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Dancing for Life, a Chicago Choreographer is Honored

January 28, 2013

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A video of the 2008 Dance for Life finale, choreographed by Randy Duncan.

Before Randy Duncan found the world’s stage, he got down in the living room.

Growing up in the Austin neighborhood of Chicago in the 1960s and ‘70s, Duncan would dance with his sister in front of the television, trying to emulate the R&B moves on Big Bill Hill’s Chicago show “Red Hot and Blues” and the funky rhythms of “Soul Train.”

“I always knew that I wanted to perform in front of audiences,” said Duncan (at right).

It would be an egregious understatement to say that he achieved that goal. Duncan, now 54, is a nationally renowned choreographer who has inspired countless audiences with his stunning designs of human movement. He has been lauded with numerous awards; his work has been performed by dance companies all over the world. And every year, beginning in 1994, Duncan has choreographed the finale for Dance for Life, Chicago’s annual dance performance raising money for HIV/AIDS programs.

 

Duncan has been a “uniquely powerful storyteller of love and compassion in the age of AIDS,” said David Ernesto Munar, president/CEO of the AIDS Foundation of Chicago (AFC).

On April 18, at AFC's Annual Dinner, he will be honored as this year’s recipient of the Civic Leadership Award.

“For years, Randy has been an invaluable partner to AFC and Dance for Life, donating his time and his choreography,” Munar said. “His productions, so poetic and visceral, have left a lasting impression with thousands of people – all for the noble purpose of helping those living with HIV.”

Multiple dance companies perform every year at Dance for Life, which raises money for AFC and the Dancers’ Fund. Duncan’s finales bring together dancers from each company, often ending the show with feelings of triumph, longing and joy.

Keith Elliott, co-founder of Dance for Life, said of Duncan: “Through his honest and soulful movement qualities, Randy is able to drive the  audience to tears and elation. His choreography elicits a compassion for others and truly leaves you feeling blessed. A true movement genius, Randy is a choreographic force unparalleled by others.”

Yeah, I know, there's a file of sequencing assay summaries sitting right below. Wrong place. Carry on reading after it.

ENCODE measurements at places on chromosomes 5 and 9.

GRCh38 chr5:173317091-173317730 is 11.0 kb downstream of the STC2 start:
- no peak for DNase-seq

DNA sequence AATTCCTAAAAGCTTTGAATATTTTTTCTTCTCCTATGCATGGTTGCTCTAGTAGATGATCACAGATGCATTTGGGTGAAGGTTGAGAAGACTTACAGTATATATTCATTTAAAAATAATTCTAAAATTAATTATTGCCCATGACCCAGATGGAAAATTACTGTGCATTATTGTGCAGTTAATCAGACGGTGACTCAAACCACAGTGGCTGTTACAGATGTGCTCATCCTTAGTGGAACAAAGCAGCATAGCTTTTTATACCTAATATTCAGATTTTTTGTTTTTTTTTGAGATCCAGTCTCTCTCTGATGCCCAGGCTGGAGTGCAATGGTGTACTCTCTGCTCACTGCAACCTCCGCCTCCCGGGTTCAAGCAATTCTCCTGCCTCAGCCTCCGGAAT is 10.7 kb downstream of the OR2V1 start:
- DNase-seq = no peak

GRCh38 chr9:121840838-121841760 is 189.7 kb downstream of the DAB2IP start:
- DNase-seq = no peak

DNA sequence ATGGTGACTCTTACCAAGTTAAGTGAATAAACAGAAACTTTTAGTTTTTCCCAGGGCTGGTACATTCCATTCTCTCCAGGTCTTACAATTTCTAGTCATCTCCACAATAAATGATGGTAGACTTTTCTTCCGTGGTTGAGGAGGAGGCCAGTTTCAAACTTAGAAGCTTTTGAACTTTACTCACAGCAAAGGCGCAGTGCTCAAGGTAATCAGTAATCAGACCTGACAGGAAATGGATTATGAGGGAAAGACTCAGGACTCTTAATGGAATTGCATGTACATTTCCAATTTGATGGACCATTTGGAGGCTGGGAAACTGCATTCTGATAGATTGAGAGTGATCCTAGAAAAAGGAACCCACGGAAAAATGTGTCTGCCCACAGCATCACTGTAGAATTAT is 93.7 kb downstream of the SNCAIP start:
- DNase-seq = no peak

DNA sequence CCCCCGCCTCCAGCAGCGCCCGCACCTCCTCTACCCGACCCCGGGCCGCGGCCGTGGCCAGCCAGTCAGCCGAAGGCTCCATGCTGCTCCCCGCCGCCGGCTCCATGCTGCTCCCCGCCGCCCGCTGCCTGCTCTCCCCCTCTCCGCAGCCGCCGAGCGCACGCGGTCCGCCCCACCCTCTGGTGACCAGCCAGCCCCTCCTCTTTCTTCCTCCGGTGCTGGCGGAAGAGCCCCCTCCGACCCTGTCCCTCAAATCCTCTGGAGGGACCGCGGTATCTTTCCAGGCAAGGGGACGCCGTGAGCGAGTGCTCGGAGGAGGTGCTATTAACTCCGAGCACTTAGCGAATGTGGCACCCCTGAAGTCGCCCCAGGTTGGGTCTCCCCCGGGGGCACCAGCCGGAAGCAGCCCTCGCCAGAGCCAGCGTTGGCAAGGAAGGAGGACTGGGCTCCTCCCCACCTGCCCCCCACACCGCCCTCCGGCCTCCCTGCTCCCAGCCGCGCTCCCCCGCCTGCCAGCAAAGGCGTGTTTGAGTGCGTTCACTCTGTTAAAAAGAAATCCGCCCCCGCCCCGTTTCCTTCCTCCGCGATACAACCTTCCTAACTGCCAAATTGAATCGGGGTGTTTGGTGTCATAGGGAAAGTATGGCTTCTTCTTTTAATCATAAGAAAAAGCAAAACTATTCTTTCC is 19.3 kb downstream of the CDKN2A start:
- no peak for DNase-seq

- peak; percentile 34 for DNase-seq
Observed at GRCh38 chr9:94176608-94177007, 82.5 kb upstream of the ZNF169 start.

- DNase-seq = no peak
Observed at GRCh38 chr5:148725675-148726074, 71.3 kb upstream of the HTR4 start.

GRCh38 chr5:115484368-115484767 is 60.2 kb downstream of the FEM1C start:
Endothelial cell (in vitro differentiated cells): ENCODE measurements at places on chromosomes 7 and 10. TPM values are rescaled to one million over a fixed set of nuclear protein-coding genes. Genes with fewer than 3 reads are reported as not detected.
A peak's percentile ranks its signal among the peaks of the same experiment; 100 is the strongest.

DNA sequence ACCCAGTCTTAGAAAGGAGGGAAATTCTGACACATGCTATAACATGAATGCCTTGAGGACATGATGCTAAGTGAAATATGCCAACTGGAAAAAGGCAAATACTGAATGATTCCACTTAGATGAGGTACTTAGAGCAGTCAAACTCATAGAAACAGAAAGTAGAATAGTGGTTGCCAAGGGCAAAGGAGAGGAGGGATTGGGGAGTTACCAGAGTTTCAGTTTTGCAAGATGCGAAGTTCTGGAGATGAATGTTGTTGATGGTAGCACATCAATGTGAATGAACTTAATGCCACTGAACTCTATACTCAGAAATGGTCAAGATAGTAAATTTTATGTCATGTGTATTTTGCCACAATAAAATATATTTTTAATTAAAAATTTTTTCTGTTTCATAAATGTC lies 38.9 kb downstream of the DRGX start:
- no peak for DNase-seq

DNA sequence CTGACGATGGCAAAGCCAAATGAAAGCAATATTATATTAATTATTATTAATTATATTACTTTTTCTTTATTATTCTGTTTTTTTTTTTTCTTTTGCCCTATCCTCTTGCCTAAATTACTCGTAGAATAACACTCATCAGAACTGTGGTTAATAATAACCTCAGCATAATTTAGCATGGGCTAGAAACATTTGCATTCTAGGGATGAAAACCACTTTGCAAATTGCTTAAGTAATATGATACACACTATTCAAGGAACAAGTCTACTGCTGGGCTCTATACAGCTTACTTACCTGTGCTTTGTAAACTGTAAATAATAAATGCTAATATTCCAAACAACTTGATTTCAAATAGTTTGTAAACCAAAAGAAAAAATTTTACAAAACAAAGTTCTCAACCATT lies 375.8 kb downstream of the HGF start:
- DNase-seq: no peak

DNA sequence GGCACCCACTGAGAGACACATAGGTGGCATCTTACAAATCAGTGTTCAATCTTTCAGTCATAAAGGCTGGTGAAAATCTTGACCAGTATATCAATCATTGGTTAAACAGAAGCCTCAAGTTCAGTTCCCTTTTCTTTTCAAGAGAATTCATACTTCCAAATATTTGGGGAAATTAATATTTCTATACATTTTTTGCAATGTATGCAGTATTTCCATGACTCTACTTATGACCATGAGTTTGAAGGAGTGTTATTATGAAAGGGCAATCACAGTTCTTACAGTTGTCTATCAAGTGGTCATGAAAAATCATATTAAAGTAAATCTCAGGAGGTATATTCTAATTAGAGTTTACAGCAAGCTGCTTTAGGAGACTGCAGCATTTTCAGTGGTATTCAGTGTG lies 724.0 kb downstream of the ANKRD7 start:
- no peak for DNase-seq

Duncan first became involved with Dance for Life back in 1992, when Elliott, a former Joseph Holmes dancer himself, first staged the benefit event. In 1994, Duncan floated the idea of a finale that would bring the dancers together and he’s been doing it ever since.

His deep ties to the HIV cause extend back to the death of his close friend and mentor, Joseph Holmes, in 1986. When he was just 15 years old, Duncan was accepted into the Joseph Holmes Dance Company. It was a watershed moment for a prodigious teenage talent.

“Joseph became a good friend and almost like a big brother to me,” Duncan said. “I grew under his guidance.”

Joseph Holmes, back left, and Randy Duncan, back right, with the Joseph Holmes Dance Company in the early 1980s.

Holmes was a “tyrant in the studio,” Duncan said, but a warm and hilarious man when he was off the clock.

In 1986, he died at age 38 of AIDS-related causes.

“It was devastating to me and to the dance community at large,” said Duncan, who would take over as the dance company’s artistic director.

In 1993, Duncan left the Joseph Holmes Dance Company; the company disbanded shortly thereafter. But for Duncan, “the phone never stopped ringing.”

He went on to teach at the University of Arizona before returning to Chicago to teach at the Chicago Academy for the Arts, where he now works as chairman of the dance department. He continued to choreograph works for companies such as the Joffrey Ballet, Giordano Jazz Dance Chicago, River North Chicago Dance Company, Bat-Dor Dance Company of Israel and the Ballet Met of Columbus, Ohio.

Along the way, Duncan was named recipient of Chicago’s prestigious Ruth Page Award for Outstanding Choreographer of the Year — three times. He received numerous other awards including the Artistic Achievement Award from the Chicago National Association of Dance Masters and three Black Theatre Alliance Awards for theatre. He earned an American Choreography Award Nomination for his choreography in the blockbuster movie Save the Last Dance, starring Julia Stiles.

His work with Dance for Life stands out in his mind as a distinct accomplishment.

“It’s just so delightful to work with the dancers, who want to be there and want to be a part of my work. It’s an inspiring process,” Duncan said. “I’m just as happy and as enthusiastic now as I was when I first started. It’s a great honor just to be a part of this.”

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For more information and to purchase tickets for AFC's 2013 Annual Dinner, “A One Woman Show: An Evening with Paula Poundstone,” on April 18, 2013, at the Hilton Chicago, call Rhett Lindsay at (312) 334-0935.

Categorized under Inside Story.

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